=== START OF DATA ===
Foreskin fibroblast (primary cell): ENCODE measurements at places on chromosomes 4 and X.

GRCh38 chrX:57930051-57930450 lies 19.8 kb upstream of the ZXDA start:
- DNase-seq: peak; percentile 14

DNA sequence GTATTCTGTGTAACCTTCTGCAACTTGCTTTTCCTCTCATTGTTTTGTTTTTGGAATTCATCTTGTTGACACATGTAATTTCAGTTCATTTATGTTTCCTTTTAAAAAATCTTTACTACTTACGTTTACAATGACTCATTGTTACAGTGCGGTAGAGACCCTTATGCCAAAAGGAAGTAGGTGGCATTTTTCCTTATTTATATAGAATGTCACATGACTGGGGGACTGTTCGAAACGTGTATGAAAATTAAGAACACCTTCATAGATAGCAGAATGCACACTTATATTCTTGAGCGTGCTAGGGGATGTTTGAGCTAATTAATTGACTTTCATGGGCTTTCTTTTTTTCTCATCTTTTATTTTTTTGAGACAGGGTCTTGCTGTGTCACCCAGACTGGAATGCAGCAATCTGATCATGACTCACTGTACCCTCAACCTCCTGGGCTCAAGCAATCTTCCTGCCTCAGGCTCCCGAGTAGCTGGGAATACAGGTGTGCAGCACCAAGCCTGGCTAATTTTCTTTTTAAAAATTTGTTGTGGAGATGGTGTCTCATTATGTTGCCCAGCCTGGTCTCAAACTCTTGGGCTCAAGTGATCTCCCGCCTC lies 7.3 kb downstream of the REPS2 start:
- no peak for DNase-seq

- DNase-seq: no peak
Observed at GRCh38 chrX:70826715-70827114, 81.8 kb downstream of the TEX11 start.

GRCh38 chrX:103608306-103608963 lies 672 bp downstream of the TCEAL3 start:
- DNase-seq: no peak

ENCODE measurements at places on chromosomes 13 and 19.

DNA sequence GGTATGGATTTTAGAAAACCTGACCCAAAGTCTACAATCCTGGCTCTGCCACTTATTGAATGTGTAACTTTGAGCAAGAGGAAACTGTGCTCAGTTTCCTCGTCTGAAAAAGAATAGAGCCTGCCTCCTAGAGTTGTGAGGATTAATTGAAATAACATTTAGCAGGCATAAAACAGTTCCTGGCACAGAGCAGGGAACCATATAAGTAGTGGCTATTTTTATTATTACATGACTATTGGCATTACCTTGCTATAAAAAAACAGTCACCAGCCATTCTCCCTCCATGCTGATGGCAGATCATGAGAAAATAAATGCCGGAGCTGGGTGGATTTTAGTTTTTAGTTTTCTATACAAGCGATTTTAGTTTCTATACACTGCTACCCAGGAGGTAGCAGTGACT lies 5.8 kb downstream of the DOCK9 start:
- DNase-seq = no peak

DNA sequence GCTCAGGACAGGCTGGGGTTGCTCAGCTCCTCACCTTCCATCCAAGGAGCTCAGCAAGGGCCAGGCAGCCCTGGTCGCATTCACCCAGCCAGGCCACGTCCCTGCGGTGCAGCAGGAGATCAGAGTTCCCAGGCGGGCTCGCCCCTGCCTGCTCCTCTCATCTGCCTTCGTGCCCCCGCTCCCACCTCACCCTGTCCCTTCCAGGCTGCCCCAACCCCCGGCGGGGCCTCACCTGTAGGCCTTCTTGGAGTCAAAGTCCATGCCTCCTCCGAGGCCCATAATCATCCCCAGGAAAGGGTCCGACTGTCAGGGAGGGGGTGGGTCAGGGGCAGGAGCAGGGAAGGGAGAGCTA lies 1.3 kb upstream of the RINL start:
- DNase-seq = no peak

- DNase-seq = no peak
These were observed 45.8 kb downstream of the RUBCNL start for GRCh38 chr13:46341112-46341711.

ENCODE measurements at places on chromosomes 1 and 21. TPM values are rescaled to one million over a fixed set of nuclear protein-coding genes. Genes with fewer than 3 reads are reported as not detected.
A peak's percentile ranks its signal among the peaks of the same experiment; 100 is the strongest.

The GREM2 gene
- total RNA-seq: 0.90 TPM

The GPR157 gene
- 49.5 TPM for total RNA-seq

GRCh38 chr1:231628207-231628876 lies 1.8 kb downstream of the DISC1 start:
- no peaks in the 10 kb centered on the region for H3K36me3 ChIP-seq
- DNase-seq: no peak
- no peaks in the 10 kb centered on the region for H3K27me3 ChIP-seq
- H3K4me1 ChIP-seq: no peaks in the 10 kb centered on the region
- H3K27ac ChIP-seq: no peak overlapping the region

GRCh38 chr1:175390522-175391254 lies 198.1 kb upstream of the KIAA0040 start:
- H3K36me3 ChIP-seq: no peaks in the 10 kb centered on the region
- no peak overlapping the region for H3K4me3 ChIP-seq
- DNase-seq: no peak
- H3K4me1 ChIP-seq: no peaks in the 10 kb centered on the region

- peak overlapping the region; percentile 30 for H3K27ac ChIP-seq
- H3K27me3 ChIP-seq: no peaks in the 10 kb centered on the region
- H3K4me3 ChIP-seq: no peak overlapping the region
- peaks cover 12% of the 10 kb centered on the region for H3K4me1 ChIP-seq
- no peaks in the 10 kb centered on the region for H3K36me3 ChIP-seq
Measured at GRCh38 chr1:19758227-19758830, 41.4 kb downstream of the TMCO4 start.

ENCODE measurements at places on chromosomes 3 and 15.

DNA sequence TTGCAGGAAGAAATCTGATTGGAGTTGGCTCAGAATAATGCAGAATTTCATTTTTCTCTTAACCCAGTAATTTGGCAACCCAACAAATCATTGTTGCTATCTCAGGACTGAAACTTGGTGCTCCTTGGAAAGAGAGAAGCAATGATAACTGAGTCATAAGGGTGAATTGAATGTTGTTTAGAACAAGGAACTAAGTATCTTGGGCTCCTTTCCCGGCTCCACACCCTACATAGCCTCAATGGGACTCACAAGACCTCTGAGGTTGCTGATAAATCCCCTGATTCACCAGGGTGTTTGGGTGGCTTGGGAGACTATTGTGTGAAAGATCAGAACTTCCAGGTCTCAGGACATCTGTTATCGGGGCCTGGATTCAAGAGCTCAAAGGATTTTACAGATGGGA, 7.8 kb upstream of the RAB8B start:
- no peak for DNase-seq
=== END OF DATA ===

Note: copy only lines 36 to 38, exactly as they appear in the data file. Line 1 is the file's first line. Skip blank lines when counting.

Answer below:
- H3K4me3 ChIP-seq: no peak overlapping the region
- peaks cover 12% of the 10 kb centered on the region for H3K4me1 ChIP-seq
- no peaks in the 10 kb centered on the region for H3K36me3 ChIP-seq